Solar

Japan’s material makers making improvements to lower solar costs

With a wide price disparity between energy sources and uncertainty surrounding new legislation, Japanese companies are turning to technology and manufacturing improvements to help trim solar costs earlier in the supply chain, hoping to rebalance the equation on the other end.

January 25, 2012 – Japan’s solar energy costs are roughly three times higher than coal/gas-sourced energy sources. The nation will institute a FiT plan this year, but proposed renewable energy-friendly legislation is short on some key details. So, like other markets, Japan needs to find other ways to narrow that energy cost gap. And as elsewhere, companies are turning to technology and manufacturing improvements to help lower solar costs, since the earlier in the solar PV supply chain that costs can be trimmed, the more cumulative the end effect to narrow that energy price gap.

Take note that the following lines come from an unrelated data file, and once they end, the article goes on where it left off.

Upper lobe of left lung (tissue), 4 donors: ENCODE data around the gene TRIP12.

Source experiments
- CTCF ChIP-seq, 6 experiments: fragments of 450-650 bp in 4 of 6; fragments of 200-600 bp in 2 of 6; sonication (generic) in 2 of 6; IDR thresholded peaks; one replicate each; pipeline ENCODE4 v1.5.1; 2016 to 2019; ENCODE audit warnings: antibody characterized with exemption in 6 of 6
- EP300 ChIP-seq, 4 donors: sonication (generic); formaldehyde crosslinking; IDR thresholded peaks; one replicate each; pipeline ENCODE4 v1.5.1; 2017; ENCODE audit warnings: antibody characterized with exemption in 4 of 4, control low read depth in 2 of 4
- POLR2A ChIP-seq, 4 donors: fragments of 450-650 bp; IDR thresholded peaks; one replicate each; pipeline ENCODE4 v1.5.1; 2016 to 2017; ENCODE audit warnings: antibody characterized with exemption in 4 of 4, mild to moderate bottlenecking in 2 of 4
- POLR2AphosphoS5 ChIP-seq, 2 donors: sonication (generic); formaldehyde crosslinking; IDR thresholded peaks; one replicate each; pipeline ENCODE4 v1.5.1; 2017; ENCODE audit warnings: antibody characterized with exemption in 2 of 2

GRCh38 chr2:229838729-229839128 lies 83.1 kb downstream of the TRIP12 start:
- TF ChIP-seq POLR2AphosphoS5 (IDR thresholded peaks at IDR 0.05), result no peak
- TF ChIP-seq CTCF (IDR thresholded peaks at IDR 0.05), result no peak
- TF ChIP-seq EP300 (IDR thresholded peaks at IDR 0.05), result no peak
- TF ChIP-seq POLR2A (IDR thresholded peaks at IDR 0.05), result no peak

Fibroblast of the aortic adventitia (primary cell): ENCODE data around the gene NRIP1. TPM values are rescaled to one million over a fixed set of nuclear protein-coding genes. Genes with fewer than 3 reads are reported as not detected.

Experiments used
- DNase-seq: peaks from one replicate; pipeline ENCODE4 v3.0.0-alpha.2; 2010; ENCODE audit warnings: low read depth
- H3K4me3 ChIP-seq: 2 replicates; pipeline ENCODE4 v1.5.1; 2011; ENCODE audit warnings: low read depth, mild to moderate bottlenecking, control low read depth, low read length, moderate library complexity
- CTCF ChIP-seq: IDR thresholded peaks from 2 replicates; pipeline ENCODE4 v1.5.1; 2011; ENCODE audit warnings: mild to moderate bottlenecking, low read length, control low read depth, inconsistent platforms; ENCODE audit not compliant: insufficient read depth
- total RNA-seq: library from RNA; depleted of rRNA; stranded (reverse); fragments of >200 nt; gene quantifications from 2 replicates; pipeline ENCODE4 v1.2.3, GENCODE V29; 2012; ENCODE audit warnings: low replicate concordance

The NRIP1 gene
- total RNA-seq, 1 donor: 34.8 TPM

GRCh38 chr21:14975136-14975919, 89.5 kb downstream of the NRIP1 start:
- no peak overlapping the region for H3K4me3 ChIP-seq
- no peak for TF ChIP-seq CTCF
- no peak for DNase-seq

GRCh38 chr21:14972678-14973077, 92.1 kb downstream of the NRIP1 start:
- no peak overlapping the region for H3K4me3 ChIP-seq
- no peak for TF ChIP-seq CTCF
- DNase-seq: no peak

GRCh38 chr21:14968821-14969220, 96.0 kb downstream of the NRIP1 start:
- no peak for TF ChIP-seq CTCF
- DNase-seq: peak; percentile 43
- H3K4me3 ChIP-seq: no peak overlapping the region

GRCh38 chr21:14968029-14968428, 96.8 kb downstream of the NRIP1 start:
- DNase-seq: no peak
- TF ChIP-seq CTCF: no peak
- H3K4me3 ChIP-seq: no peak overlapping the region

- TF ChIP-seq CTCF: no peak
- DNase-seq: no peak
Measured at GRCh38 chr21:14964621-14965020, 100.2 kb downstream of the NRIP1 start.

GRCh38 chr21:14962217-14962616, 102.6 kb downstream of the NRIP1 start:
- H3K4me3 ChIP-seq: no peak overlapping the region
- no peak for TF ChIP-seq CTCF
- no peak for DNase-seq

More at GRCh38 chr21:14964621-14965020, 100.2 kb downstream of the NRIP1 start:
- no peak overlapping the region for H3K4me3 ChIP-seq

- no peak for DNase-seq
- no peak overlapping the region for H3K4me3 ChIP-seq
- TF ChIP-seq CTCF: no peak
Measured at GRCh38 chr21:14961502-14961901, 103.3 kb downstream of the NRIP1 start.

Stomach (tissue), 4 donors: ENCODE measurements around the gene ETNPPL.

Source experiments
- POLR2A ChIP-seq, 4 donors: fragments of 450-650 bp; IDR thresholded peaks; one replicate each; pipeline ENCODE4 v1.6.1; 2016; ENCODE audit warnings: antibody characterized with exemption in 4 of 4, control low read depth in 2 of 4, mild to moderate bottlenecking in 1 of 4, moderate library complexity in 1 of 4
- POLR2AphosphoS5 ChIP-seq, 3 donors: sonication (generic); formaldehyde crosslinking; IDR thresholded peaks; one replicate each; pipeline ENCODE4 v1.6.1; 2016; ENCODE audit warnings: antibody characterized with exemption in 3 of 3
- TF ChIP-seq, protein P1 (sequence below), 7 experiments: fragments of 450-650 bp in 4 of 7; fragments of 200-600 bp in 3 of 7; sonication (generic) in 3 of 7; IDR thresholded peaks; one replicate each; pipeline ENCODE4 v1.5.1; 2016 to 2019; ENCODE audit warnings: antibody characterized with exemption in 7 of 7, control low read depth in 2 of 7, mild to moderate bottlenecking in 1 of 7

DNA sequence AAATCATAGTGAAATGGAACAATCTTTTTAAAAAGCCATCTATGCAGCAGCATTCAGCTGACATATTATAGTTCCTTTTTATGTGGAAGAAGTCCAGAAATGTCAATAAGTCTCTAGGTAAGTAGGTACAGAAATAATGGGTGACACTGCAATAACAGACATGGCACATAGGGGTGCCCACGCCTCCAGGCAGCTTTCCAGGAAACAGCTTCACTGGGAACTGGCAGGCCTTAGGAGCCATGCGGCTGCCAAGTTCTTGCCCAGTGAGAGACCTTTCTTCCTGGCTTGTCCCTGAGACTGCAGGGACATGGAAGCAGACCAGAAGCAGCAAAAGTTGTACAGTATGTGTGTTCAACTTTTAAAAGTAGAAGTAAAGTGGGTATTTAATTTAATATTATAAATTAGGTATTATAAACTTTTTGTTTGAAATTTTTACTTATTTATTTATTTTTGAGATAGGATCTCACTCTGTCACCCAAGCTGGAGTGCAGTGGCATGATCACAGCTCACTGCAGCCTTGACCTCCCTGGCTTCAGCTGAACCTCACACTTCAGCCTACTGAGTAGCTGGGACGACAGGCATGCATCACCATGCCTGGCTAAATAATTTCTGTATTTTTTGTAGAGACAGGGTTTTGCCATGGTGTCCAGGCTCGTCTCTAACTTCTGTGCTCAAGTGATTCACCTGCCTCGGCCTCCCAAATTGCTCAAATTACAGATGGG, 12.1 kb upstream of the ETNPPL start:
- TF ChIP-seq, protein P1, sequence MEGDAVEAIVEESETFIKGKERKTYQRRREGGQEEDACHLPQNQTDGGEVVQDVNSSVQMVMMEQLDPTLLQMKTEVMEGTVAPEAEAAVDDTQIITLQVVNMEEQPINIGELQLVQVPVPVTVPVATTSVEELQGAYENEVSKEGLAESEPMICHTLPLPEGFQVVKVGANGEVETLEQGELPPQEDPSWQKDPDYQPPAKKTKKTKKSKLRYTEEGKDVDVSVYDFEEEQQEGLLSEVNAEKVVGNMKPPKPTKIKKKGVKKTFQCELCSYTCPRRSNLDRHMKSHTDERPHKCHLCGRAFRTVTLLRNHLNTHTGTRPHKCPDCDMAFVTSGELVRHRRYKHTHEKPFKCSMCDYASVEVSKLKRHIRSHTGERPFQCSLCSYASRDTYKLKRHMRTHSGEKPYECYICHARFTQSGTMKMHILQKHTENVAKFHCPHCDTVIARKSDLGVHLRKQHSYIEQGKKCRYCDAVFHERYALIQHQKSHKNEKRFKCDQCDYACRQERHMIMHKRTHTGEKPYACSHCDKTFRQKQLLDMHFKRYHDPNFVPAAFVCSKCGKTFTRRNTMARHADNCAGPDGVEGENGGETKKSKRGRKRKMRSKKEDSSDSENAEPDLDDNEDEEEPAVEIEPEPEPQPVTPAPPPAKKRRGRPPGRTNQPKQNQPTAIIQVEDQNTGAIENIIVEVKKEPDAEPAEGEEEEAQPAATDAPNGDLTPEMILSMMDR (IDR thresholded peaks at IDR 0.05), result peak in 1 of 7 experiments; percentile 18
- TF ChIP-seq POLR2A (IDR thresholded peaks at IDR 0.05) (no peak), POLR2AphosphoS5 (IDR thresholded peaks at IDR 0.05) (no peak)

The Nikkei daily highlights three such domestic areas of focus:

  • Antireflective glass. Toray Industries is developing an antireflective glass coating film that helps solar cells capture more sunlight, increasing efficiency by 0.3 to 0.4 percentage points, which translates to 3-4 percent lower power costs. Subsidiary Toray Engineering already has a machine to automatically fix glass warping and coat the glass with the new film. Toray aims to sell both the film and tool to solar glass suppliers, targeting ¥5 billion in sales by 2015.
  • Backside cell wiring. Toppan Printing is working on material to place wiring on the backside of solar cells instead of the front, to increase the solar panel’s effective surface area by several percent (and thus boost overall system output). Prototypes have been sent to solar panel makers, with mass production anticipated “sometime during fiscal 2012.”
  • Sealants. Sekisui Chemical is said to be developing a material that incorporates properties of protective coating and sealant for solar cells, which would eliminate a manufacturing process step and thus lower costs. The company also hopes to start marketing the product sometime this year.